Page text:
At the ATU she asked for her laptop again. Unfortunately we’ve never been able to get them to agree to keep it there – nowhere safe to store it we’re told. It seems harsh to deny her one of the few things she loves to play with but she has a toy laptop there that’s become another favourite activity. Hoping to distract her, I asked a nurse where it was. She looked at me blankly. I kept on until someone went to search for it and eventually brought it out to us without batteries. How long had it been stored away out of Chrissy's sight because it couldn't be used? Why hadn’t anyone thought to tell us or use her pocket money to buy more batteries? She gets attached to treasured objects like this & has so few of them there. I find this sort of thing beyond upsetting. It symbolises something that I can't bear to think about, let alone put into words for a blog.
While we were unpacking later at home, I couldn't stem a sudden flood of tears. It felt like grief....
Our holiday had highlighted how life is passing Chrissy by while we wait interminably for actions to be taken that will move things forward. A care planning meeting that I'd hoped would lead to progress with some of these actions was postponed by SEVEN weeks because key professionals were on holiday, only worked on certain days or were attending training days. The upshot of it all is that I decided to take the lead on something that has been dragging on for far too long. It could get me into hot water but it's worth it if the end justifies the means....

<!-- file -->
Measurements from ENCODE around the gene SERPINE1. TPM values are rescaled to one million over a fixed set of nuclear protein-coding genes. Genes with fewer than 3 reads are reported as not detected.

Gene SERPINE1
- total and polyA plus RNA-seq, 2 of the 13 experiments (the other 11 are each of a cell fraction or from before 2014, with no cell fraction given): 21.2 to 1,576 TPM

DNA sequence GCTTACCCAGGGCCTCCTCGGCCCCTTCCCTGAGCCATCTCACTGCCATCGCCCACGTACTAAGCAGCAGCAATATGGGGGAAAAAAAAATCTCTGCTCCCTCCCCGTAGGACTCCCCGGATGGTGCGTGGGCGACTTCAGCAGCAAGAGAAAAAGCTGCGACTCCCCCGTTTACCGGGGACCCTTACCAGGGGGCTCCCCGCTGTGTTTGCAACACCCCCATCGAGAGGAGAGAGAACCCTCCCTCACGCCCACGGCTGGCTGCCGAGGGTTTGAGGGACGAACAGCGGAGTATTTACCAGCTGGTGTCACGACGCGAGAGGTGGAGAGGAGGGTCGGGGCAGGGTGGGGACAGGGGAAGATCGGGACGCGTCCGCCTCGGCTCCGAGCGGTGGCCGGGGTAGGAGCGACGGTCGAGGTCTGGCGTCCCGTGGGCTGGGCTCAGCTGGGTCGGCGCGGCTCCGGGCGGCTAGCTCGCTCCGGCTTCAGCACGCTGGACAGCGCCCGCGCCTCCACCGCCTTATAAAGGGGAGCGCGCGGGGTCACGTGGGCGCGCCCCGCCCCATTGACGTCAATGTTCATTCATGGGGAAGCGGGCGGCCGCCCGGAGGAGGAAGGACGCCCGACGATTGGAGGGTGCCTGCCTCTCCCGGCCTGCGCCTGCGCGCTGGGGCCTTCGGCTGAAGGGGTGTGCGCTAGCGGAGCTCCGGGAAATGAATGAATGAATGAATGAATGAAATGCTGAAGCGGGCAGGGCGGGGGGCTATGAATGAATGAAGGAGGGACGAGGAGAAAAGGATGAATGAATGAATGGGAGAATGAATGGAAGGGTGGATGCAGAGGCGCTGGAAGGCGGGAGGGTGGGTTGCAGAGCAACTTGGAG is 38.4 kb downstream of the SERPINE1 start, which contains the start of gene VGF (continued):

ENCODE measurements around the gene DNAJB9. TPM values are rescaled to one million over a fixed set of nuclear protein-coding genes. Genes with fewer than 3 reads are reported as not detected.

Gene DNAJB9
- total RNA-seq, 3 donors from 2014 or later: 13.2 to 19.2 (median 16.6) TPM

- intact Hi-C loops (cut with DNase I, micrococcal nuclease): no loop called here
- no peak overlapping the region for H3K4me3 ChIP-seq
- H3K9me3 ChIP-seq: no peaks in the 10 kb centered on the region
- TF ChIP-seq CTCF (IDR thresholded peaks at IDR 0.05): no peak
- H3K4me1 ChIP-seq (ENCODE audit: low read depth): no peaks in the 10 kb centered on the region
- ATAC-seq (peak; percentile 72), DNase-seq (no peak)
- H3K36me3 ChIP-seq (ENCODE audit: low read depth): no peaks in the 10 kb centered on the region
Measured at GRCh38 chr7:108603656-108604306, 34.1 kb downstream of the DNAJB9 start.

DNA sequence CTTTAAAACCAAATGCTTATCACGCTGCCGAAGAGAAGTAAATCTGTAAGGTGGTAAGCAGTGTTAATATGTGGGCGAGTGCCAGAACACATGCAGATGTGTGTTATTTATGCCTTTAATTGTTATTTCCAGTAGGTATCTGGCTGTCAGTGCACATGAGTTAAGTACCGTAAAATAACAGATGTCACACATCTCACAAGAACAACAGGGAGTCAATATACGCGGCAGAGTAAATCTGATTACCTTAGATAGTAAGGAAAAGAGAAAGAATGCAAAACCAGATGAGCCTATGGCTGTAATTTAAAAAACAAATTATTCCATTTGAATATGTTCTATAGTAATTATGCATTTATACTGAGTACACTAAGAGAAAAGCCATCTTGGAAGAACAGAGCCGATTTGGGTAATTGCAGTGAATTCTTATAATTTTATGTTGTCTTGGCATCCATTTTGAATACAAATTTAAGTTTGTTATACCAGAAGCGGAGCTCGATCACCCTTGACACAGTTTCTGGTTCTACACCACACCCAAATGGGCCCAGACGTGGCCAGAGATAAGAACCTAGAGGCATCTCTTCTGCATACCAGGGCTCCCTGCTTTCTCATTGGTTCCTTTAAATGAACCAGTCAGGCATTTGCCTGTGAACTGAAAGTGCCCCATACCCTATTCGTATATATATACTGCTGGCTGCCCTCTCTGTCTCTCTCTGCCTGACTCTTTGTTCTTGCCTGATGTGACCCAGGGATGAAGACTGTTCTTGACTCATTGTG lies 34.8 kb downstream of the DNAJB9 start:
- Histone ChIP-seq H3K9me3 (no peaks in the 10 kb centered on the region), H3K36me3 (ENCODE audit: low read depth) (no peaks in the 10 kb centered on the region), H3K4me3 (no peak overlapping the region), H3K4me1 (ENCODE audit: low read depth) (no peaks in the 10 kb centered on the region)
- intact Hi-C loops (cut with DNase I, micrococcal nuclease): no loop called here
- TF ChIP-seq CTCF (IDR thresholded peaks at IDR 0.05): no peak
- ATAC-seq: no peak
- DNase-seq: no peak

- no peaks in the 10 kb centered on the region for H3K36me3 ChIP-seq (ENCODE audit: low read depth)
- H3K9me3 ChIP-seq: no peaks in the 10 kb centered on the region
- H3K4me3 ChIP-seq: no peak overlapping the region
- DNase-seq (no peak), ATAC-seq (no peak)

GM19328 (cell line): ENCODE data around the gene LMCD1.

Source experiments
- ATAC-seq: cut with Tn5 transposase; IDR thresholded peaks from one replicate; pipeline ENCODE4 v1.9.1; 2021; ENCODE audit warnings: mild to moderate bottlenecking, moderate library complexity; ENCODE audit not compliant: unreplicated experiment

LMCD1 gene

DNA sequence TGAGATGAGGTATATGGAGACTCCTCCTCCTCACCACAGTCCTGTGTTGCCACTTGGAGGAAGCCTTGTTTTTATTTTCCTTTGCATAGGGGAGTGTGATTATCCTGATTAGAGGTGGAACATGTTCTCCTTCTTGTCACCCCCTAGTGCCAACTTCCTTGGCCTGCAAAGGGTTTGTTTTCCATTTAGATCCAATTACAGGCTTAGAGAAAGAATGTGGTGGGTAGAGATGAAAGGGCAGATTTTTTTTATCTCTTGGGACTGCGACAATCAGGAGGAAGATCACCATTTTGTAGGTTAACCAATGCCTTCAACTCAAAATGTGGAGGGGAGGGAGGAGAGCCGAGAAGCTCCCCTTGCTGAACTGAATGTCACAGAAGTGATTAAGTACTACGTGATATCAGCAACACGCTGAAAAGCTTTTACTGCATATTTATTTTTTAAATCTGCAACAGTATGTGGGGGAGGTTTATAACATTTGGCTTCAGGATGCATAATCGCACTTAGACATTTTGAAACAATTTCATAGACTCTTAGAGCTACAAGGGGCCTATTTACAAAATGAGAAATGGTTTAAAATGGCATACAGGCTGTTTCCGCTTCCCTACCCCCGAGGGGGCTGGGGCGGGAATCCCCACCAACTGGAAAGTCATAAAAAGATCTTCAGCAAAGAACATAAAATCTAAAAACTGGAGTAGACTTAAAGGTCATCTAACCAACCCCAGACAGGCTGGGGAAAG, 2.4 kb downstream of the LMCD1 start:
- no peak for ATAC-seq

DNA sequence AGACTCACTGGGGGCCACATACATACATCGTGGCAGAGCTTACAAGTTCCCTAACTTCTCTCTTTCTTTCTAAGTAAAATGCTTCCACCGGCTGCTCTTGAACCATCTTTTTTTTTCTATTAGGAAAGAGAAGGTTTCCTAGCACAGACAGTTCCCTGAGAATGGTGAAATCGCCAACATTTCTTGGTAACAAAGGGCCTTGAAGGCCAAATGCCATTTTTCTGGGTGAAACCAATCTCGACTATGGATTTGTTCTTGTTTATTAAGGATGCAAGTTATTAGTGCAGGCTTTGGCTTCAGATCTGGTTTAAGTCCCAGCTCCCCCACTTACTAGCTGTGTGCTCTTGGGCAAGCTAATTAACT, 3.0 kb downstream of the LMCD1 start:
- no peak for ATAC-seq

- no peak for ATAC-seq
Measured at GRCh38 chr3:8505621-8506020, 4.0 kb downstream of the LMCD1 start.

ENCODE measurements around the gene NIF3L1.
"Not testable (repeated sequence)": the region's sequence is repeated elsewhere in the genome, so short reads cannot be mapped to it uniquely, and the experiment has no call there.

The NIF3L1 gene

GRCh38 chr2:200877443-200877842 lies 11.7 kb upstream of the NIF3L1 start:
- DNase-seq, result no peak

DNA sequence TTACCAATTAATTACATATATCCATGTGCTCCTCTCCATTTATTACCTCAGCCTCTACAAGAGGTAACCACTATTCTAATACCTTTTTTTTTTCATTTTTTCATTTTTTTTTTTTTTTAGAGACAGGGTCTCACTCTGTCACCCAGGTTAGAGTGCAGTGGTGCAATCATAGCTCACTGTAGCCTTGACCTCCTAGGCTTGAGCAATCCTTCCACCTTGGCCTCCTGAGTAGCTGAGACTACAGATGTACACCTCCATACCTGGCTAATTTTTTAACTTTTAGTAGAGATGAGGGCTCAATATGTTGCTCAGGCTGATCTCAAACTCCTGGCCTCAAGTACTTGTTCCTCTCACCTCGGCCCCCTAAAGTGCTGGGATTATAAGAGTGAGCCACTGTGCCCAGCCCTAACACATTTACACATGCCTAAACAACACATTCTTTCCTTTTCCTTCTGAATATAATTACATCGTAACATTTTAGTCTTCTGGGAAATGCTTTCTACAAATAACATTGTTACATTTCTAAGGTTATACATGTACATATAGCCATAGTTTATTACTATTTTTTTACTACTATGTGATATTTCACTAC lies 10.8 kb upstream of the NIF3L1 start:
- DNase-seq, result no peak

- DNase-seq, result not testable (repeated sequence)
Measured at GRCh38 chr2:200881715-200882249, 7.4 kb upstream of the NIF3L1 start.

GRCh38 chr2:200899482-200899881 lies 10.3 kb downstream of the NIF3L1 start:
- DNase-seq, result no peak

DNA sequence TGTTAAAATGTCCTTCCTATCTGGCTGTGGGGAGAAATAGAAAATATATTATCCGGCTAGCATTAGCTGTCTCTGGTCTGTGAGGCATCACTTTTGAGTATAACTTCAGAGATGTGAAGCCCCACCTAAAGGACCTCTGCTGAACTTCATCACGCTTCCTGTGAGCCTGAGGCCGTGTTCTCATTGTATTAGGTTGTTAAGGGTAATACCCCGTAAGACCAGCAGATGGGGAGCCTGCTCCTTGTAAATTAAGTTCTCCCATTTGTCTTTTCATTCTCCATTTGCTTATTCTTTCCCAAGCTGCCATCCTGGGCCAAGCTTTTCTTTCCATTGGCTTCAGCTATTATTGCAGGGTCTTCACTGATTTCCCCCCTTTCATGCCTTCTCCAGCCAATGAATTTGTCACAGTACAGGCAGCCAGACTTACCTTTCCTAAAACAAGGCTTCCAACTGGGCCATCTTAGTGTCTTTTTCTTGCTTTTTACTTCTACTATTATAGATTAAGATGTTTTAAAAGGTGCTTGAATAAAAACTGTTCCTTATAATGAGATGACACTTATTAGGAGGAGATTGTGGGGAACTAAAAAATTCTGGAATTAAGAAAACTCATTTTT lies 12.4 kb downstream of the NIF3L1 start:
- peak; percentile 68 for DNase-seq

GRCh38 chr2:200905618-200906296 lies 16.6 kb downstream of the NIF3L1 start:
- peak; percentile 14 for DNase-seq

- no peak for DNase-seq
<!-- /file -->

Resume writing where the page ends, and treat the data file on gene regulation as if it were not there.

I am a SWAN UK (Syndromes without a Name) blogger
Monday, 3 September 2012
Chrissy age 9. The start of more turbulent times. Note self-inflicted scratches on face & around eyes
As we continue to marvel over Chrissy's emergence from medication-induced cognitive impairment and behavioural changes, we are looking at her future care options. Although we haven't got a discharge date yet, we're nearing the end of Chrissy's treatment but can't make firm plans until the funding dispute is resolved. A personal support package needs to be in place before Chrissy can take up any housing options that may be offered but despite the efforts of a solicitor, an ombudsman and ourselves, progress is still painfully slow.